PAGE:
While Ghulam Nabi Azad was the chief minister (2005-8), the Congress had established a strong base among Gujjars, many of whom live in the Poonch and Rajouri districts of the Jammu division. The PDP and NC and other parties too will vie for Gujjar votes.

However, it is not clear whether Gujjar voters in reserved and other constituencies would opt for parties closer to New Delhi out of gratitude for the reserved seats.

It is quite possible that the BJP and its friends might meet the same fate as the Congress did when it divided Andhra Pradesh into two states. It lost elections in both the new states.

There is some loose talk of a seat being created in the new J&K assembly for those who migrated during Partition from western parts of the state such as Mirpur and Muzaffarabad. It is not clear how that could work, though, for those who migrated then are aged 74-plus now. It would be challenging to identify deceased migrants’ descendants.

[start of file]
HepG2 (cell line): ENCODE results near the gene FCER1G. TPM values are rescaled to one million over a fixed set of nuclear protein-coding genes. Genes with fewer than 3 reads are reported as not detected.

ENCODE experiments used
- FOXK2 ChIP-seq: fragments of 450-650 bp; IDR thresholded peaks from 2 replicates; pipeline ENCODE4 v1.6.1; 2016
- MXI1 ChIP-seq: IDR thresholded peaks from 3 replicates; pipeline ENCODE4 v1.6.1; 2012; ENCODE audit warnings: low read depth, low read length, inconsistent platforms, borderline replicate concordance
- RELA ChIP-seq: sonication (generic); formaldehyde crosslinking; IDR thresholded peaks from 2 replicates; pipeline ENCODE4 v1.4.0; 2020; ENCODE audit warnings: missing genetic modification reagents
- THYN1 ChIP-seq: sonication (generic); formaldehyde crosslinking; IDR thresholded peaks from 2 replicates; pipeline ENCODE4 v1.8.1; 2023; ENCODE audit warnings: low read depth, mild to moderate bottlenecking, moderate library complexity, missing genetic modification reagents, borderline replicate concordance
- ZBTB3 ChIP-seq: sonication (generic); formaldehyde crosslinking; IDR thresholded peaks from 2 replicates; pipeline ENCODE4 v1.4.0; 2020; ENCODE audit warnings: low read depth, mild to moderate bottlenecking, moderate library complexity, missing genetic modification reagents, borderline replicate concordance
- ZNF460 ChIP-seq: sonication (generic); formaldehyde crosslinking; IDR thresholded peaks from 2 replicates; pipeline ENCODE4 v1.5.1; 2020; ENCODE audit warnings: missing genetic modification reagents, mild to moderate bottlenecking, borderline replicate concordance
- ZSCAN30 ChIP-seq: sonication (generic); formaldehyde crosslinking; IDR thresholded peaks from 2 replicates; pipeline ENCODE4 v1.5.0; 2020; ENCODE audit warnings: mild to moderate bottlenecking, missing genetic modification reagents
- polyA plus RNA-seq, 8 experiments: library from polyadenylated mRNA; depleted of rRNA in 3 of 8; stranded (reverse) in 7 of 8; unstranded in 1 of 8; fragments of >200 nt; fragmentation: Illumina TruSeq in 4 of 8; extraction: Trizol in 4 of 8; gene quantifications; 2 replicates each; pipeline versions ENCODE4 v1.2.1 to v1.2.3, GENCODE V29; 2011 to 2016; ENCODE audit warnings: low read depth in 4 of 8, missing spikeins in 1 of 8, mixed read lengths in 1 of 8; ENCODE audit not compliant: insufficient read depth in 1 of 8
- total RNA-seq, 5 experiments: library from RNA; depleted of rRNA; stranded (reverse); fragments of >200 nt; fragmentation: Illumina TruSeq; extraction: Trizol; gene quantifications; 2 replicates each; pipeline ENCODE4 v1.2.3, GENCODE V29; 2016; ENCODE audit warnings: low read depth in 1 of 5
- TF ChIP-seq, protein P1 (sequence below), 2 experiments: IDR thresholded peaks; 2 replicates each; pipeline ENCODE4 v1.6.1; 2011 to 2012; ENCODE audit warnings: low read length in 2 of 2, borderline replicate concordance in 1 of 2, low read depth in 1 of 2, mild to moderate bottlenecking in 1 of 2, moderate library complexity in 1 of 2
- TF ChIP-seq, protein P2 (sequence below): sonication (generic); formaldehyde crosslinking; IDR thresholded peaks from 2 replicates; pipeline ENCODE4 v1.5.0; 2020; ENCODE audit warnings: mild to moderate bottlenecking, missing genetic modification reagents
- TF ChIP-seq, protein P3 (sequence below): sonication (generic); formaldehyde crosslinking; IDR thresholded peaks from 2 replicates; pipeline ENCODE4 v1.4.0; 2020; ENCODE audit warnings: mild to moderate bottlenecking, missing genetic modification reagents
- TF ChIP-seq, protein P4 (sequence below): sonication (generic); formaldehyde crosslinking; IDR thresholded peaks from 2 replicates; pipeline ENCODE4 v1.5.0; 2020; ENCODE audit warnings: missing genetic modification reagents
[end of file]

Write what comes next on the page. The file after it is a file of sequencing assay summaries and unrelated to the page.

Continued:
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Enigmatic Shia Factor in J&K Politics

There is talk of a new constituency being carved, perhaps in north Kashmir’s Shadipora area, with a concentration of Shia voters.

New Delhi might hope that Shia voters would back nominees of Imran Ansari, who is now in the People’s Conference. Ansari’s family has had a feudal hold over many Shias in north Kashmir for a few generations now.

However, Imran might not prove as persuasive as his late father, whose power stemmed at least as much from the pulpit as the work he got done through government for his followers. Imran has inherited the latter role, but not quite yet established himself authoritatively at the pulpit.